Here we go again 

click to flip through (2) PHOTO BY  VI PARRIS - Backyards in calgary experienced early snowfall last week.
  • Photo by vi parris
  • Backyards in calgary experienced early snowfall last week.
 

Snow in summer. WTF? Everyone I met while in Calgary last week was complaining about the early September wet snowfall that damaged millions of trees and made a nightmare of their roads at a time when no one in that generally prepared city was even remotely prepared. Driving east toward Cowtown from Vancouver the following day, however, I saw no real evidence of this untimely wave of winter's convening hand. Certainly not in the Coast Mountains, browned, baked and drought-ridden as they were — though the 4C air temperatures across the high, pine-beetle barrens of the Coquihalla en route to Kelowna might have given pause or offered a hint. But the Okanagan's answer to California was its usual, sunny and warm self, packed with tourists on wine tours dressed in sunglasses, shorts and t-shirts. Nothing to see here folks — just keep on moving.

The upper horizon through the windshield changed significantly only as I approached Revelstoke, where the mountaintops to the east flashed a white, toothy smile that continued all the way to the summit of Rogers Pass. Still, there was no snow on the road and relatively mild temperatures prevailed. Golden (thankfully) came and went in the same benign flash. It wasn't until the climb out of the Rocky Mountain Trench and Columbia River Valley, that Herculean highway farewell to B.C., that Alberta's brush with the brumal maiden became apparent. Driving through the Yoho pass toward Lake Louise near Field, the snow finally lay low enough to cover the road. The surrounding peaks, like the rock from which they were borne, had turned from limestone grey to marble white.

On a floodplain at the Alberta border, where a braided stream meandered, a small herd of elk grazed through sparkling alabaster, the oddly protruding plants still leafy and green. Likewise snow had painted in the upper runs of Lake Louise Ski Area, leaving its lower reaches nicely dusted. The highway to Banff was crowded not with the usual wildlife but accidents of every description, and strewn everywhere with vehicles abandoned mid-journey, the police radar-straps desperate to keep the speeds down to manageable levels. Out past Canmore, which looked pretty much as it does mid-winter — like a mall limned with a patina of snow — and into Kananaskis country, the slopes of Nakiska, Canada's most inexplicable ski area, had reared up from the foothills wearing a generous coat. This storm had clearly barrelled in out of the literal blue to hammer the Front Range hard. Boom. So different than Whistler, where winter descends upon us slowly, first seeding itself on high as here, of course, but creeping downward toward the valley incrementally over the course of several months, even then acting like it's not really sure it wants to stay until December. It's more like a slow tease than an unwelcome surprise, an enticement that makes the snow even more desirable. Snow.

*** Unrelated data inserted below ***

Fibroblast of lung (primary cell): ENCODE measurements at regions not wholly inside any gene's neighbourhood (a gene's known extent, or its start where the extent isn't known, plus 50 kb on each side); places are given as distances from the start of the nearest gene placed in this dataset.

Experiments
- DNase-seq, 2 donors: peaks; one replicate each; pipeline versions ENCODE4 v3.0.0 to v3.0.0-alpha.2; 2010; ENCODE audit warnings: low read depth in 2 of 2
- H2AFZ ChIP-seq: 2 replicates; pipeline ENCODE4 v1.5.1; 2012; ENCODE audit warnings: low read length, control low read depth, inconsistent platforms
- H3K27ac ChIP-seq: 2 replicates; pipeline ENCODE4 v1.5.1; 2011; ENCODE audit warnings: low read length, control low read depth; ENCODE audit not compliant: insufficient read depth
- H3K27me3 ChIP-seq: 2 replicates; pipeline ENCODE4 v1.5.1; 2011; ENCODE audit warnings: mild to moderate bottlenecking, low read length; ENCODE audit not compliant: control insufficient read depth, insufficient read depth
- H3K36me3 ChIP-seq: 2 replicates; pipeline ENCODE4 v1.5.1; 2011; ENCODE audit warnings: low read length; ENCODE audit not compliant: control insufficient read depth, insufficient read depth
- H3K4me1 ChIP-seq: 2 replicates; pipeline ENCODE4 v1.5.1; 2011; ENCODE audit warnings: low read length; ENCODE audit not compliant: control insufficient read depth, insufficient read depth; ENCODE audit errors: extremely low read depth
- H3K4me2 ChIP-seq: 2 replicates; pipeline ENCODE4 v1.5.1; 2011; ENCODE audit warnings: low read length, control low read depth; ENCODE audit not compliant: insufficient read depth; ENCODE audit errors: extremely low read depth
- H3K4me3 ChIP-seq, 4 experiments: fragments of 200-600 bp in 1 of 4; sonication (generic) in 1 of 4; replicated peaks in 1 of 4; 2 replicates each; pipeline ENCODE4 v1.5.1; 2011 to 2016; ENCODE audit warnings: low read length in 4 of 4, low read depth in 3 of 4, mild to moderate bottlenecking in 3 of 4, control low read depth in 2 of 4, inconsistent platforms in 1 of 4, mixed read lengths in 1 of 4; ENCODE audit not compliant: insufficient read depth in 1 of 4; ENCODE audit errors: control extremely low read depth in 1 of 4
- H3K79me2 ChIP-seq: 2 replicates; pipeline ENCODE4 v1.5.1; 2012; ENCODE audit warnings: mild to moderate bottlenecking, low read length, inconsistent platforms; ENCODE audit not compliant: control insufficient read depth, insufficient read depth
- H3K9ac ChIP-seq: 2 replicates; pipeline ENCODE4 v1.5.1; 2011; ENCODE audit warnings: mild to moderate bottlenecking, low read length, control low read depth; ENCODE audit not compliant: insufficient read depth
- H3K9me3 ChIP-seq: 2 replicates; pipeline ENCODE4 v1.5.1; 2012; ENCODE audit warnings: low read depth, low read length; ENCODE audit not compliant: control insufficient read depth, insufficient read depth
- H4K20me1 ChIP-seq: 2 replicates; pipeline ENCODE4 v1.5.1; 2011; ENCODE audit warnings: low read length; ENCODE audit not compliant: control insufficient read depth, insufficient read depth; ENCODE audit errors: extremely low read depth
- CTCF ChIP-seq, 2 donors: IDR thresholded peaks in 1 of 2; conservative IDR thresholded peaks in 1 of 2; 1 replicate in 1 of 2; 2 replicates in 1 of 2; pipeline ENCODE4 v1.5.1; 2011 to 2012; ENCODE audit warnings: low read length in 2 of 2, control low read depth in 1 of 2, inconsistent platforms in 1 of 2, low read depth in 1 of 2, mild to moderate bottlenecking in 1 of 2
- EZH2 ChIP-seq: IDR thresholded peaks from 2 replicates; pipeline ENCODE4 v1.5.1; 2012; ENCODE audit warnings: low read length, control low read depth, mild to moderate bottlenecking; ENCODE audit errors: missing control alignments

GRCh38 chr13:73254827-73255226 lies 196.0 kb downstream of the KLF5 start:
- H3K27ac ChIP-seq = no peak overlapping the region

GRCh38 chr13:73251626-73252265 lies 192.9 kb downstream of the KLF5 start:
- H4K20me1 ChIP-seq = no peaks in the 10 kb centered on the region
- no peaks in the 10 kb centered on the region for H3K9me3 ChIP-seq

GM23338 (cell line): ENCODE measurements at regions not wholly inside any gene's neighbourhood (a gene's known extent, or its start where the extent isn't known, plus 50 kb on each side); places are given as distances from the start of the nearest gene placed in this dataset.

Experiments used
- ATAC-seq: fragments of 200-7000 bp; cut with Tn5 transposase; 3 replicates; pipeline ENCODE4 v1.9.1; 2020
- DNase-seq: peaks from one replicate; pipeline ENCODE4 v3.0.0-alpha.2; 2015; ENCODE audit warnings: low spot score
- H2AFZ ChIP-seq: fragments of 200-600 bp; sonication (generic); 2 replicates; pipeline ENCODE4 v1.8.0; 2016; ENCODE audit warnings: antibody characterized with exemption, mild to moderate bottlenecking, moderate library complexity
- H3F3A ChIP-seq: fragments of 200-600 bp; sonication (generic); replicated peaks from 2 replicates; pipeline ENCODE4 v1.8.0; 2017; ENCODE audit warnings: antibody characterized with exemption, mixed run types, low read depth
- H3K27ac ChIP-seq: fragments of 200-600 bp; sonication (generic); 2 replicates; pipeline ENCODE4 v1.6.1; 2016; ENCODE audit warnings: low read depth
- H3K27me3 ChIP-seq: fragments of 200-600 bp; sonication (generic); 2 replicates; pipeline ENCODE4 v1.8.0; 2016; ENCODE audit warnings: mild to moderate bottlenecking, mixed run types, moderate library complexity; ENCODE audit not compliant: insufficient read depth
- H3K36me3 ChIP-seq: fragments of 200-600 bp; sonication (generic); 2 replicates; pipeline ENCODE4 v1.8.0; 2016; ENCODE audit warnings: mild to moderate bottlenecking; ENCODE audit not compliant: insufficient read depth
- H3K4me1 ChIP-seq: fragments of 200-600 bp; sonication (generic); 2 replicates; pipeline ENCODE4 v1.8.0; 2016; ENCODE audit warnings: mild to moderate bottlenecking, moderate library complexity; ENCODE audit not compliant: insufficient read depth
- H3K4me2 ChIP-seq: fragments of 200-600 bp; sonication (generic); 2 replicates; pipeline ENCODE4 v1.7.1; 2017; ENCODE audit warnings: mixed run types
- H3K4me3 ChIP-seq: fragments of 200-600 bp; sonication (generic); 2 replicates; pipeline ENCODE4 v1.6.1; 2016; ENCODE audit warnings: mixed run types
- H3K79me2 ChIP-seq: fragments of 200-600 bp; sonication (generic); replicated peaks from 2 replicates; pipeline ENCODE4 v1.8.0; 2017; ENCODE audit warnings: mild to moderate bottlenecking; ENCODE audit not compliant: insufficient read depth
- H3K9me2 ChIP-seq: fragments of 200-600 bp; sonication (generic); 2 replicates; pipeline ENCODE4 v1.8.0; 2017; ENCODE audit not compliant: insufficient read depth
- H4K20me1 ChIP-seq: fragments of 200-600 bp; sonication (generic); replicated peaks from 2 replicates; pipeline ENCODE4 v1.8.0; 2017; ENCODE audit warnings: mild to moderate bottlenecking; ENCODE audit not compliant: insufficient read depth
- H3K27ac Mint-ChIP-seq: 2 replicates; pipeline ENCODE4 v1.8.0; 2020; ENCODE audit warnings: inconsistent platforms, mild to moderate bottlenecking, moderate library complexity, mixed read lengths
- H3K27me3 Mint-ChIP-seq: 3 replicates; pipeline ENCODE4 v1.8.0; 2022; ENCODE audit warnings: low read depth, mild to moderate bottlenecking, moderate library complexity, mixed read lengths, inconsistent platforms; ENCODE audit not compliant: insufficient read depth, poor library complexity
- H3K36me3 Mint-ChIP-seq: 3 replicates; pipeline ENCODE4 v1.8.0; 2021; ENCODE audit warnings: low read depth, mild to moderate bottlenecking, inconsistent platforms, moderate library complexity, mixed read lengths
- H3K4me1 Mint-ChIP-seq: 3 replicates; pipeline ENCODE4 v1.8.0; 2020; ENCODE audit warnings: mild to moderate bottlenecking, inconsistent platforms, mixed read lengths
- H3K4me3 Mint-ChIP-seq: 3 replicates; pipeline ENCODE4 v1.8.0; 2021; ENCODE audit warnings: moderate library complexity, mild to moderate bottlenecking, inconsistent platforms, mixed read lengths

Not to put too fine a point on it, but I like to remind myself each year that snow really is the Earth's best magic trick — even if the trick is no secret. Coalescing from an atmospheric crucible of temperature, moisture, and particulates, these sublime and fragile crystals descend earthward to instantly alter everything they touch. It's a transformative aesthetic that can last minutes, months, or, in the case of glaciers, millions of years.

Of course a glacier's icy heart is a paean to snow's other supernatural quality: its incredible capacity for metamorphosis. Aggregating first from individual flakes, then to a community that shifts in form and fortitude in the presence of warmth, wind, water, and pressure, at any point in time snow is never exactly the same as when it first appeared. Snow carries the memory and signature of everything and anything that has happened during its existence. Very much like people.

Also like people, snow can be playful, yielding, firm and occasionally destructive. Maybe that's why we're drawn to seek passage in it. The lifetime of every snowfall mirrors our own natural arc of struggle and survival, a subconsciously understood journey from purity, innocence and unsullied beauty to whatever life sculpts for us... followed by a slow dissolution to nothingness.

That sounds harsh, but as skiers we experience this endlessly repeating plot as essence — following the snow, always anticipating its rebirth and in that, the reawakening of our own innocence. Chemistry + physics = Deepak Chopra eat your heart out.

Out onto the Prairie and on toward Calgary, I was getting close, the gleaming hump of Canada Olympic Park occasionally deliquescing on the horizon. And then I saw them. Just past The Middle of Nowhere and somewhere near Cochrane, far off to my left, on a hillock above a farm field that stood maybe 20 metres higher than the surrounding land, were the oh-so-familiar tracings of ski tracks. There were three sets running side-by-side, no more than seven or eight turns each, with the underlying grass showing at the apex of each arc where the skier's weight had pushed down hardest. A mere gesture, but the effort spoke volumes. Someone out there was clearly jonesing.

Snow in summer? Yessiree. This is how it begins, people. Here we go again.

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